Kim shrugged. "Part of me can still see all the things I fell in love with in the first place. And then there's the bizarre fact that lesbians never seem to really part ways with their exes. I don't know if we're just emotionally evolved and can see past the petty issues, or is we're just incredibly self-destructive."

"Do you know Laura?" she asked.

"I've met her and she seems nice," Kim said. "And I really do wish Rachel the best, it's just..."

Kerry waited, studying Kim's profile.

"...It's just hard sometimes."

Kerry nodded.

"So, now you know," Kim said suddenly, getting to her feet. "Everything's ready to go for supper. We just need to put the chops on the grill. Are you hungry?"

Kerry nodded. "Yeah, I am."

"All right, I'll get things going."

Kerry turned herself around and followed Kim. "Maybe I can help with something."

Kim opened the door to the house and let Kerry pass through. "You can keep pouring me wine," Kim said.

Whatever you want, Kerry thought as she rolled herself inside.

Kim pulled the bathroom door partway closed and headed for the kitchen, leaving Kerry to an enjoyable, if slightly awkward, soak in the tub. They'd gotten her on and off the toilet with no problems, washed her hair and now, the main priority for Kim was hot, strong coffee. The making of it and the drinking of it. She strode towards the coffeemaker with a determined expression, wondering if it was possible to have an emotional hangover, because she was pretty sure she had on this morning.

She glanced out the front doors, saw the morning surf pounding the shore and a flawless blue bowl of a sky. Another step and she spotted a blonde head, hunched over a notebook, knapsack on the step beside him. Kim veered away from the kitchen and pulled open a front door.

"Hi, Finn!" she said, walking out onto the deck. The sun warmed the top of her head instantly. It was going to be warm today.

The little figure turned, then smiled brightly. "Hi, Kim! I hope it's okay if I'm sitting here."

"It's perfectly okay," Kim said, sitting down on the top step beside him. She took in the math workbook, clenched pencil and a mass of eraser shavings. "Have you been here long?"

"A little while. I'm doing some homework."

"I see that," Kim said. She rested her elbows on her knees. "So, your Gran told you not to knock if we weren't on the deck, huh?"

He blinked twice and gaped at her. "How did you know that?"

"I used to have a Gran," Kim said.

Finn nodded knowingly. "Where's Kerry?"

"She's in the bathtub." Kim reached over and pushed his bangs out of his eyes. "I suppose you've had breakfast already?"

"Well, yeah. Some cereal. With Gran."

Kim nodded. "She also said not to be begging around for an invitation to breakfast, right?"

He sighed and nodded.

"Of course, it's not begging if I offer, is it?" Kim said.

He looked up, hope in his clear blue eyes.

"Cause I'm offering," Kim said as she got to her feet. "And you should probably know we're having pancakes." She picked up his knapsack and headed for the house. "If you want to stay, maybe you could set the table while I fish Kerry out of the tub."

"I can do that," he said eagerly. "If you get the stuff down for me."

Kim nodded. "Deal. Now, tell me Finn, do you know how to make coffee?"

He shot her a look. "Of course not. I'm only nine years old."

"Then it's high time you learned. Follow me." She smiled at the sound of small bare feet padding across the deck behind her.

Kim rinsed breakfast dishes and loaded them into the dishwasher, keeping one ear tuned to the conversation coming from the dining room table.

"Okay, now read number four," Kerry said and it was her nurturing voice, the voice Kim had heard her use with children, with frightened souls huddled on gurneys and with anyone who needed a little loving reassurance as much as they needed emergency care.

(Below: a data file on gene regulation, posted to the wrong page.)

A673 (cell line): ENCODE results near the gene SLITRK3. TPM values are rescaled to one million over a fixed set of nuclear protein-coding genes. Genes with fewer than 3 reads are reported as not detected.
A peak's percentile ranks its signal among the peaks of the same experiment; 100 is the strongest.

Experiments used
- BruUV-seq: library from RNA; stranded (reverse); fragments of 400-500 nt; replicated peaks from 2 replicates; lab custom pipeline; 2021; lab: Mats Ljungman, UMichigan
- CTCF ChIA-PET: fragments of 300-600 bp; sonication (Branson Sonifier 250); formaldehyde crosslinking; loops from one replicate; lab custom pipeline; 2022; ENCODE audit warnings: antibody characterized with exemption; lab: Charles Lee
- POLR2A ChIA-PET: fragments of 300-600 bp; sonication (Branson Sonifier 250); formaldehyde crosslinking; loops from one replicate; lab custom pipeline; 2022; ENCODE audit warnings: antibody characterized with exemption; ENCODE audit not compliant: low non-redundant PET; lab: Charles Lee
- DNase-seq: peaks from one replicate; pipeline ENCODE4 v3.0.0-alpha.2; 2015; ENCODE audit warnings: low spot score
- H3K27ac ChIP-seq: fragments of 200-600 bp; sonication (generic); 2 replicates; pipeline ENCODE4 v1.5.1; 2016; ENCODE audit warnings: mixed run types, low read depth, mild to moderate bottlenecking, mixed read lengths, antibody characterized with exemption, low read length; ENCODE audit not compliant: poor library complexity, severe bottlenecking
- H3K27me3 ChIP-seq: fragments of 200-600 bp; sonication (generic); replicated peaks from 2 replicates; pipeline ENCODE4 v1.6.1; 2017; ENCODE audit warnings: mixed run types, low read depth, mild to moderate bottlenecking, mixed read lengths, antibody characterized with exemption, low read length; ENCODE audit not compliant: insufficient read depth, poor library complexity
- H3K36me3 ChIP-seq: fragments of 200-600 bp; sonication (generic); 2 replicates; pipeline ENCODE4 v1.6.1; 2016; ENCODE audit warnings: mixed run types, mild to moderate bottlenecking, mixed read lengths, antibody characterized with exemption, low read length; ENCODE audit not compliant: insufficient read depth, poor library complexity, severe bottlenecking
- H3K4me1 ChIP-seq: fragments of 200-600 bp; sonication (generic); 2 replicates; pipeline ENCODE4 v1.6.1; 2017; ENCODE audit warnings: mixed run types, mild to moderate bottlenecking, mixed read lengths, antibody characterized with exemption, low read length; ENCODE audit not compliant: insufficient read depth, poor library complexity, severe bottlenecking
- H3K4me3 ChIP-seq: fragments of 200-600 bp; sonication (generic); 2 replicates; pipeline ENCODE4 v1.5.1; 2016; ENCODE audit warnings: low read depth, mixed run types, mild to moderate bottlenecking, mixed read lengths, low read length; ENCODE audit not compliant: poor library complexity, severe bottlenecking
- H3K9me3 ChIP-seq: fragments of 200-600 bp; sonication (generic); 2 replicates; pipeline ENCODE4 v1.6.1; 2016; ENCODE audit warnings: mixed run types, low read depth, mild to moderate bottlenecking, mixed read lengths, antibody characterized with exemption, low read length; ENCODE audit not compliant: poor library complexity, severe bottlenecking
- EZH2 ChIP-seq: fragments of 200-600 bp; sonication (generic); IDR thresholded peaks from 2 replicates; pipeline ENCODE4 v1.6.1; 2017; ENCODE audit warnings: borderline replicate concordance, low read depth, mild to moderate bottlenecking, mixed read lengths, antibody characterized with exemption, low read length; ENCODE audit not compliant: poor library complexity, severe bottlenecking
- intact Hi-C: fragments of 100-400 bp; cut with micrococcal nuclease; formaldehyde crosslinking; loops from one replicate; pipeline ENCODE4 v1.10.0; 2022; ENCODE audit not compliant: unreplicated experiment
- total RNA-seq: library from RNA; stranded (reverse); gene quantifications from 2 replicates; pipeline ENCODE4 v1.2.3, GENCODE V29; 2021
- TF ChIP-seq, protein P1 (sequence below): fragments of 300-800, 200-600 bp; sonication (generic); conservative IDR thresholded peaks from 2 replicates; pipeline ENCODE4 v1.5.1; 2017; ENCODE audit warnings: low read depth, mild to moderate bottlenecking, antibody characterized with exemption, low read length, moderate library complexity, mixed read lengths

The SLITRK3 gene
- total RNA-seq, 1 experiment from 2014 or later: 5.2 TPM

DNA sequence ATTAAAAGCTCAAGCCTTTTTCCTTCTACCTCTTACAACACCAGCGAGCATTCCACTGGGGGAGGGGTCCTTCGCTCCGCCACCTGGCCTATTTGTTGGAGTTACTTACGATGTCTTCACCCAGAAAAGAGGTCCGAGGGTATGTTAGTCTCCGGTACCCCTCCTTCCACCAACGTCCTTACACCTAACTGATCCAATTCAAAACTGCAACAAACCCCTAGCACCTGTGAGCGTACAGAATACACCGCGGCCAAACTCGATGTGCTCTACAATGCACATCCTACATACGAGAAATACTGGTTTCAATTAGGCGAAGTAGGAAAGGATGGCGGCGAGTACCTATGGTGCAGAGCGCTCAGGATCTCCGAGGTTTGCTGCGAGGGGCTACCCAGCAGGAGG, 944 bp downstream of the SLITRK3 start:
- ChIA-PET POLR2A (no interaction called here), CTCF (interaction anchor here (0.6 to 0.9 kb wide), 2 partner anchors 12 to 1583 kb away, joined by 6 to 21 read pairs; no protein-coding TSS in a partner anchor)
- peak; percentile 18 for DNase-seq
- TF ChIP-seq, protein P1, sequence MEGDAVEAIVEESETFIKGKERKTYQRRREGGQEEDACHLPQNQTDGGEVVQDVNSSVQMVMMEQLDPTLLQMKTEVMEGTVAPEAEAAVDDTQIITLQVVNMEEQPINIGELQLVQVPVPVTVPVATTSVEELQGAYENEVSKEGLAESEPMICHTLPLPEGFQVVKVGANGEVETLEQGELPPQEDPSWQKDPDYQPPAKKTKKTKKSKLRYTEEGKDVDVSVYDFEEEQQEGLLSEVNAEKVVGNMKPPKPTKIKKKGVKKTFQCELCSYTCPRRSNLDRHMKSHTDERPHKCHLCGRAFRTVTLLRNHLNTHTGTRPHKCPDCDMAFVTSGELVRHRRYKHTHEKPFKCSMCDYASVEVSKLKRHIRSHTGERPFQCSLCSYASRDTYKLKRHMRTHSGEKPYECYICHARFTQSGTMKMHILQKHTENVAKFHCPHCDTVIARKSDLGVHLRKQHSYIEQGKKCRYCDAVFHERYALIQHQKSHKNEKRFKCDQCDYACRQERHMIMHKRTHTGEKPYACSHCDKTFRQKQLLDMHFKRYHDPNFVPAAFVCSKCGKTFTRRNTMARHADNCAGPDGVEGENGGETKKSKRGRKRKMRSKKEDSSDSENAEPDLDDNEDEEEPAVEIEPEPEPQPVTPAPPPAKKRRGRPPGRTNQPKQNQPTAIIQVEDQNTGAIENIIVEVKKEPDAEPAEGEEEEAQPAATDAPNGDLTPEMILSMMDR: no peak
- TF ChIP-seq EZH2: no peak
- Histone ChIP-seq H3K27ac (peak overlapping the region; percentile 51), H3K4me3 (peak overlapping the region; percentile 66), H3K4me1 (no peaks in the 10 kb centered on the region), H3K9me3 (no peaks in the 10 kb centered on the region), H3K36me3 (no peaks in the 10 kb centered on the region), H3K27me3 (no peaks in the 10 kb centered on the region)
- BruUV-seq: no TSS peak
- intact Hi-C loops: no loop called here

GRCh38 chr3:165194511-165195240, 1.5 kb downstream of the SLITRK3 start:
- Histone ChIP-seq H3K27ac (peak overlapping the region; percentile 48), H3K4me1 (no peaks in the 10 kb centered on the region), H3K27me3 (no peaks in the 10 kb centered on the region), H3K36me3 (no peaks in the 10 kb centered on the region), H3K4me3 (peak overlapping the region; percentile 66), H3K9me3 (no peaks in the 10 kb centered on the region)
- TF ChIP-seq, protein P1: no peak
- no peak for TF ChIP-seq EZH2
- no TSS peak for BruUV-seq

"Match the name of the -- the -- p -- polygon with the number of sides." Finn's voice was halting and broken as if he was reading a language he did not understand.

"So what does that mean? What's the job you have to do?"

"I have to draw a line from these names to these numbers."

"Okay, you do that," Kerry said.

Kim shut the dishwasher door and peered around the corner at them.

Finn was standing beside Kerry's wheelchair, one hip resting against the arm of the chair, pencil clenched in his hand, head bent over his work. Kerry's arm was around his waist, as if she was keeping him at the table to finish his work, and she was supervising him carefully. Finn lifted his head. "Octagon," he said, eyes wide.

"You know that one," Kerry said. "Think of the other `oct' word."

His eyes narrowed for only a moment and then he cried, "Octopus! It's eight!"

"You've got it," Kerry said, watching him draw the connecting line.

Kim slipped off to the shower, smiling to herself.

Kerry looked up at the sound of the wind chimes tinkling brightly on the deck. In the distance, she could hear the rhythm of the waves over the other night sounds and it made her want to settle back against the sofa cushions and sigh. So calm. So right. She wondered if there was a moon tonight and she thought, briefly, about going out to the deck to look.

Kim had lit a few candles around the room and now she was sprawled in an overstuffed easy chair, across the coffee table from her, one long leg flung over the arm. She was reading one of those Sue Grafton books -- `D is for Dead Guy' or something like that and from time to time, she chuckled as she read.

Kerry had tried to read a couple of that series but hadn't found them very compelling. Not enough substance. She preferred something with some real detecting, where you paid attention to the science and the body. Like Patricia Cornwell's coroner, Dr. What's-her-name...although even the quality of her books had dipped recently. The stories read like the author needed a serious re-adjustment of her lithium.

She glanced down at her Journal of Emergency Medicine and wanted to sigh in frustration. She'd been trying to read the same article all day and hadn't gotten past the literature review. Her concentration was shot. Probably the pain. And the painkillers. And the incredible curve of Kim's bare leg as it hung over the arm of the chair. God, she was so beautiful, it still took Kerry's breath away.